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Microsoft versus VMware: IT loses

Microsoft versus VMware: IT loses

IT faces a choice between two virtualization options that are incompatible.

To fight the proprietary performance advantage that comes from Hyper-V's tight integration with Windows Server 2008, VMware has rolled out ESXi, a slimmed-down (32MB) version of the ESX hypervisor that some server vendors are embedding into server hardware on an internal USB flash drive. VMware won't say what it charges server vendors for ESXi, but in the grand scheme of things, the incremental cost to server buyers is likely to be negligible. Microsoft is selling Hyper-V for $28 and would probably give it away for free if the company could get away with it.

Why US$28 and not zero dollars? "It does get weird and wonky when [Microsoft] gives things away," says Windows Server 2008 product manager Ward Ralston. "We can't do that because of who we are," he says, given previous run-ins with regulators over Microsoft's alleged monopolistic practices in the past. Regardless, both vendors are essentially giving away the hypervisor to capture the business -- and lock in the customer. Today, VMware has the advantage in that it has already locked in many corporations with its VirtualCenter offering, which is tightly coupled to its own hypervisor.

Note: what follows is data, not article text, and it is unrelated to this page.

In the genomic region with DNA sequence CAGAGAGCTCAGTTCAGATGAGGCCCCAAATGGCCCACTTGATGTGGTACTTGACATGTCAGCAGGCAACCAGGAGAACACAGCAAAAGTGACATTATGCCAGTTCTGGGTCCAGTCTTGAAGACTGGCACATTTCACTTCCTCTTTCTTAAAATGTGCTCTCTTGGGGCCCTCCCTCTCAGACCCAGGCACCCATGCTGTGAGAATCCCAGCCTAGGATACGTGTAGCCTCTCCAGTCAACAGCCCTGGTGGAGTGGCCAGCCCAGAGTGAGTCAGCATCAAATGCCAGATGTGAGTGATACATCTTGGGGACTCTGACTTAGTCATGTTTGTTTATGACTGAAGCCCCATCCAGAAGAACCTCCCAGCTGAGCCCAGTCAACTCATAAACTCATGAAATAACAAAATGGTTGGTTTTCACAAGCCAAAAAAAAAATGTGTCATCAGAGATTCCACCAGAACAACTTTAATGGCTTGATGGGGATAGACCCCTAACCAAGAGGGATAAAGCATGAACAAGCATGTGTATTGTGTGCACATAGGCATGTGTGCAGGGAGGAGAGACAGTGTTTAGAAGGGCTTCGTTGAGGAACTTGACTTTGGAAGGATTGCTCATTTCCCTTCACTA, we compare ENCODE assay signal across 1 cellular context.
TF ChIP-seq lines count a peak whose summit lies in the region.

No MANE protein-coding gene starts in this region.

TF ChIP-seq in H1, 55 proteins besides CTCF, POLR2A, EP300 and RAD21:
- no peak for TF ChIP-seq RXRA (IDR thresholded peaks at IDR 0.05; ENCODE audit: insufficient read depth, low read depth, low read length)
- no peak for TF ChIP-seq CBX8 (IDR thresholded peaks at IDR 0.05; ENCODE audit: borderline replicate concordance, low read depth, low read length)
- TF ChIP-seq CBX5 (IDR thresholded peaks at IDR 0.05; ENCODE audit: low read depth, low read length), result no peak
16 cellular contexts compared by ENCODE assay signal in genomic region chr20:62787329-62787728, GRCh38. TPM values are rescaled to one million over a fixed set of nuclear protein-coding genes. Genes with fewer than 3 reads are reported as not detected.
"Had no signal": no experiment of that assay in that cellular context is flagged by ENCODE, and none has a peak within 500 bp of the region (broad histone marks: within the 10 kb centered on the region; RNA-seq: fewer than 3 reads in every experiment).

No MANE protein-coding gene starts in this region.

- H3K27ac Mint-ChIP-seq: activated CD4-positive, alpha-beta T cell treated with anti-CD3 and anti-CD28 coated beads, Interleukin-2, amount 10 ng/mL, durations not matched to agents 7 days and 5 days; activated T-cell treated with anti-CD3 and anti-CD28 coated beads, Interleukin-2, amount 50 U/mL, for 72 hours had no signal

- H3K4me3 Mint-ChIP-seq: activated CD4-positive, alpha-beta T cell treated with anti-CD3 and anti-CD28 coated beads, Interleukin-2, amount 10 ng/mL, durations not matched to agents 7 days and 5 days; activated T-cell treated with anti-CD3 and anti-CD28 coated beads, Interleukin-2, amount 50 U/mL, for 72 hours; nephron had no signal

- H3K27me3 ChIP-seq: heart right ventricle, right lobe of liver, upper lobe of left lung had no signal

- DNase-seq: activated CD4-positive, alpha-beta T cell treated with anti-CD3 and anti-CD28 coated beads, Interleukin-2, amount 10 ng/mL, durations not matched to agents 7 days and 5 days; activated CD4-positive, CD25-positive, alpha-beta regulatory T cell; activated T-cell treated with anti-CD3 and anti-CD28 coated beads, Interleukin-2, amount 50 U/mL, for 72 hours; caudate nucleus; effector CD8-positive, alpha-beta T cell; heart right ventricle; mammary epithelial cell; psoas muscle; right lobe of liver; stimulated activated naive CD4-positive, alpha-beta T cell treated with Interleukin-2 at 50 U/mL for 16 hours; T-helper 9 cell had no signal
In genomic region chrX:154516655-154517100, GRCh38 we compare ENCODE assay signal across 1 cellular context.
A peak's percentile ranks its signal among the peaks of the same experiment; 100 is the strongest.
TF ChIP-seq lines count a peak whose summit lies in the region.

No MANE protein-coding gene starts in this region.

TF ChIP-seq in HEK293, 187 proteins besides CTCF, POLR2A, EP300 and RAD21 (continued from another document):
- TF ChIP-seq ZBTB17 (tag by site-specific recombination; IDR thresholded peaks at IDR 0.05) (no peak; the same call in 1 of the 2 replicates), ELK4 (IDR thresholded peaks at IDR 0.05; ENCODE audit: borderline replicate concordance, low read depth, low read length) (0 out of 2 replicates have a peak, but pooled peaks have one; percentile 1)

Microsoft wants to own the hypervisor by embedding it into Windows in much the same way it has extended Windows in other areas, pushing aside major competitors. VMware is well aware that if it supports Hyper-V, it risks losing control over its own destiny. But this competitive battle doesn't serve the needs of enterprise IT managers, who want a common hypervisor that allows them to use the management tool stack of their choice.

Will a more open, standardized hypervisor layer evolve for the Windows server market, or will this turn into a Blu-ray vs. HD DVD battle, in which one proprietary hypervisor wins? Peck thinks enterprises will demand openness. "The winner of this race is going to be the product that can be more open and more interoperable upstream, downstream, left and right," he says. VMware may think it's ahead. But, he adds, "right now, neither one of them is winning in that space."

Vendors have yet to reach that conclusion, however, and that consensus, if it ever comes, is likely to take a few more years. In the meantime, Microsoft and VMware seem determined to slug it out for dominance. Let the hypervisor wars begin.


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